We received the following from E. B. Good, Manchester, York County, Pa , on August 5th: " I send to-day by mail a few specimens of a plum originating in York County, Pa., some twenty odd years, from a seed of Greengage. The tree is enormously prolific and a vigorous grower. The specimens are of medium size, specimens having been raised to weigh four ounces. Give your opinion of the plum through the Gardeners' Monthly. There is something in this plum. Further particulars if wanted".

Some wise pomologist has written that he who names another fruit without being able to show that it is better than the thousands already existing, is an enemy of mankind. As we have always had a great fear of the enemy of mankind, we have not been over-anxious to have the Gardeners' Monthly often in the ranks of new fruit mongers. In the present instance we venture there, believing this plum is a valuable addition to the list. In comparing it with the first-class varieties to which it is related, one would look for Duane's Purple, Nectarine, the Purple Favorite or the Goliath, from all of which it differs, either in size, form, quality, or season of maturity.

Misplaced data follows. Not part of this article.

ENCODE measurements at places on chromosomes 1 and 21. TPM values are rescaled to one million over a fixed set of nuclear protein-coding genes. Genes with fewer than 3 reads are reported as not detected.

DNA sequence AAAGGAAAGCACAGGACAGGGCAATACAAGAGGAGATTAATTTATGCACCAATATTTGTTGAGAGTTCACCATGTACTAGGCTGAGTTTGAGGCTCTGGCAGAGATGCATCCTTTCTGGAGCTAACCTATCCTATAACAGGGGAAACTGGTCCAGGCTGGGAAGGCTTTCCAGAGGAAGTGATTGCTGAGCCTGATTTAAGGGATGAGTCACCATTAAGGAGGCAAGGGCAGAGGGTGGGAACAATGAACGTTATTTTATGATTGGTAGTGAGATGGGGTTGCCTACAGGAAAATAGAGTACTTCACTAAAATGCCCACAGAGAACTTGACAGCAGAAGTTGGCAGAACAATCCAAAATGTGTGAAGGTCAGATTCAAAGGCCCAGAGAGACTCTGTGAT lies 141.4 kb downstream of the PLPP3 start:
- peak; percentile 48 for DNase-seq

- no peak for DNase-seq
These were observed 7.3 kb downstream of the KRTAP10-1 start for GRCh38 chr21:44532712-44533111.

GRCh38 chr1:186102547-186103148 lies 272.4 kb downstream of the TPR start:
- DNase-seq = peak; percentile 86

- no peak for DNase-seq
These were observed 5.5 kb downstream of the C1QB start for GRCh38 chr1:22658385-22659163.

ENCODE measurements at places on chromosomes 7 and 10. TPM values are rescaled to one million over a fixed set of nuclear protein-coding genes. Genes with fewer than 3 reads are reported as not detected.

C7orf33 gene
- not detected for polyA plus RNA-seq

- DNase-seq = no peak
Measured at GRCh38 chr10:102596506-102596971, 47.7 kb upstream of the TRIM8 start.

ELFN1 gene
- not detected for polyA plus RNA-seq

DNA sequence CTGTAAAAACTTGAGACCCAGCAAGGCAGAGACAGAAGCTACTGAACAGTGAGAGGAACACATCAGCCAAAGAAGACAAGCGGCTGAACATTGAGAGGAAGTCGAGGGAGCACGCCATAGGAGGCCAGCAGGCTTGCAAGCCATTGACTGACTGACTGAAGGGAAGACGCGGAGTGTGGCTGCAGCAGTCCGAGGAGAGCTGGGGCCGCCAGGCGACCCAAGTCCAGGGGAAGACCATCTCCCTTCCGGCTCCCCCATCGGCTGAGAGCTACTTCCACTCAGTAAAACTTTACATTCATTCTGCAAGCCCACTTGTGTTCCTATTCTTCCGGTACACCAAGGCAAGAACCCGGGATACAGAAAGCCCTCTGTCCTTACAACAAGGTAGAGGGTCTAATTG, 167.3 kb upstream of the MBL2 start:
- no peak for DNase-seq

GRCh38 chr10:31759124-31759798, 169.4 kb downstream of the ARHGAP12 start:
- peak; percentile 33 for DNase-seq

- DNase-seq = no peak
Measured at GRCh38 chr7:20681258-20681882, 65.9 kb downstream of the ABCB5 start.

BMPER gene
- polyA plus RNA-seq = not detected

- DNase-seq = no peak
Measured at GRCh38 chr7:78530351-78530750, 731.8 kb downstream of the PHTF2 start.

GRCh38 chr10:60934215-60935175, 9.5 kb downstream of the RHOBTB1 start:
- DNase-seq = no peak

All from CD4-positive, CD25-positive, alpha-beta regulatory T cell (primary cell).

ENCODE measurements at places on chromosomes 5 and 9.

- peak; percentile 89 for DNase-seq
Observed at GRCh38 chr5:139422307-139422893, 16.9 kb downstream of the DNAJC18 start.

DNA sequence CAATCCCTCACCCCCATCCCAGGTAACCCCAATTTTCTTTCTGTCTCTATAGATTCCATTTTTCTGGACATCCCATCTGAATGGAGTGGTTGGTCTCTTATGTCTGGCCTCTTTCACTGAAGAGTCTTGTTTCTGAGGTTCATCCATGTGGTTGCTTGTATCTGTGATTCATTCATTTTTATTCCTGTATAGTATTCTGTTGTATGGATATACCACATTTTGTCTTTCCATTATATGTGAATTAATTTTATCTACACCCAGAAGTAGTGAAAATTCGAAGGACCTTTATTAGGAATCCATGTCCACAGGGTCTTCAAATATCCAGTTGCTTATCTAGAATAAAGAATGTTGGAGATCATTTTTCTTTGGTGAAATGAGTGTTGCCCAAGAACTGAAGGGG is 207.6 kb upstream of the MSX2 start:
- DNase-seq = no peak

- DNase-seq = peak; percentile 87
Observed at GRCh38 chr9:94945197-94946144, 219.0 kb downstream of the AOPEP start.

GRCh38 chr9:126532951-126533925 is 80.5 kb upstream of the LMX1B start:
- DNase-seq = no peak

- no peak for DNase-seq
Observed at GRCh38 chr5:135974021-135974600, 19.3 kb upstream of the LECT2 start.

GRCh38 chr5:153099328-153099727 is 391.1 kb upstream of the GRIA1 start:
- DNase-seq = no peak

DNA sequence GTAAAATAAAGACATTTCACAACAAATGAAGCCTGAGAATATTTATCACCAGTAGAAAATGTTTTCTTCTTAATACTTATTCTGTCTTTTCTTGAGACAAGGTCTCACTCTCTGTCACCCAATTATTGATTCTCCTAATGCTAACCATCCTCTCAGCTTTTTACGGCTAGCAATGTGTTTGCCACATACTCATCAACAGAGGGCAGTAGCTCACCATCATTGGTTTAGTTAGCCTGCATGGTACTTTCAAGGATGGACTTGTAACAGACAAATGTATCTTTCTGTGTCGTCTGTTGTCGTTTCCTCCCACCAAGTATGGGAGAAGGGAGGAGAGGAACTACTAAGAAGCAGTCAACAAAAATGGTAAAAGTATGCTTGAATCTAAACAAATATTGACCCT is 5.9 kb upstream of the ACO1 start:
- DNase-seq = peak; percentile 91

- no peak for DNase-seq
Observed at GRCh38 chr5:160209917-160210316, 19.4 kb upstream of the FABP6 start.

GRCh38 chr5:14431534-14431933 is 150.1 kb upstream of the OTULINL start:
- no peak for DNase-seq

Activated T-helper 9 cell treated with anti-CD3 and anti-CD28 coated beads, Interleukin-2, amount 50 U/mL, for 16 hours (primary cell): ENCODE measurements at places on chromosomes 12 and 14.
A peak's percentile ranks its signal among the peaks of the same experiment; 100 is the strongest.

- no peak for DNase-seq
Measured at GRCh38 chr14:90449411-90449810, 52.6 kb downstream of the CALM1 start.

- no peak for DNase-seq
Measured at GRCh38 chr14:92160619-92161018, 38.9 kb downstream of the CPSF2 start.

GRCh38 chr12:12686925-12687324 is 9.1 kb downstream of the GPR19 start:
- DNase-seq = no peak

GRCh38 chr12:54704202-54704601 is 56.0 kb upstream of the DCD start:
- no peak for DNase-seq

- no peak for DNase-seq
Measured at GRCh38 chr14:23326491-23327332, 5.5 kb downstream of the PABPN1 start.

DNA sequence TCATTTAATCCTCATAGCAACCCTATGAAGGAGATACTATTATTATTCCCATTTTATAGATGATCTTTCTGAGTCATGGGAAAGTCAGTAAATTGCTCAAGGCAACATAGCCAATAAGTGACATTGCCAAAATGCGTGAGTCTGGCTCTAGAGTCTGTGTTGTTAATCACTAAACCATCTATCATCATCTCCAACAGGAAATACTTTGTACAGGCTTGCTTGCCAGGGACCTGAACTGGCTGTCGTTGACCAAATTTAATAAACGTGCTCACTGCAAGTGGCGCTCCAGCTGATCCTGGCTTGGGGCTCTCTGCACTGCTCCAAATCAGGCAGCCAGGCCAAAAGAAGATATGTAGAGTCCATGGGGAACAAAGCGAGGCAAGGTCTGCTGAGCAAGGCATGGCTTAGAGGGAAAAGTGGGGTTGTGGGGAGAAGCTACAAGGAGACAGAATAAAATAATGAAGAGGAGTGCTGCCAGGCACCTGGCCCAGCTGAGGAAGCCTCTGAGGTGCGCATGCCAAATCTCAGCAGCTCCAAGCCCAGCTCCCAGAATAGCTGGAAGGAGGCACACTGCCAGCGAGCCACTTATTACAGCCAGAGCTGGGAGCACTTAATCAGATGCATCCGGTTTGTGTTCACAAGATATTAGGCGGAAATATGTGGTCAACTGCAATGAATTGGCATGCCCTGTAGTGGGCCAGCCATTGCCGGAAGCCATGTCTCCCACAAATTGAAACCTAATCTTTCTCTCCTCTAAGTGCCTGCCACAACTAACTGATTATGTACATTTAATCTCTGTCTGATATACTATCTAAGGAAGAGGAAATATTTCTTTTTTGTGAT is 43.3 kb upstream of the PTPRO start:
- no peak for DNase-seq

The Lovett Plum 10

It is very large: 2 1/4 oz. and measuring 5 1/2 inches in circumference. The form is roundish oval, with a very light suture, with the slender, usually-curved stem, about one inch long, set in a very shallow basin; color, dark red, with very numerous, almost invisible, yellow dots, - the whole covered with a deep, purple bloom. Flesh yellowish, rather firm, adhering but slightly to the stone, sweet, but not cloying. Season at York, Pa., 1st of August.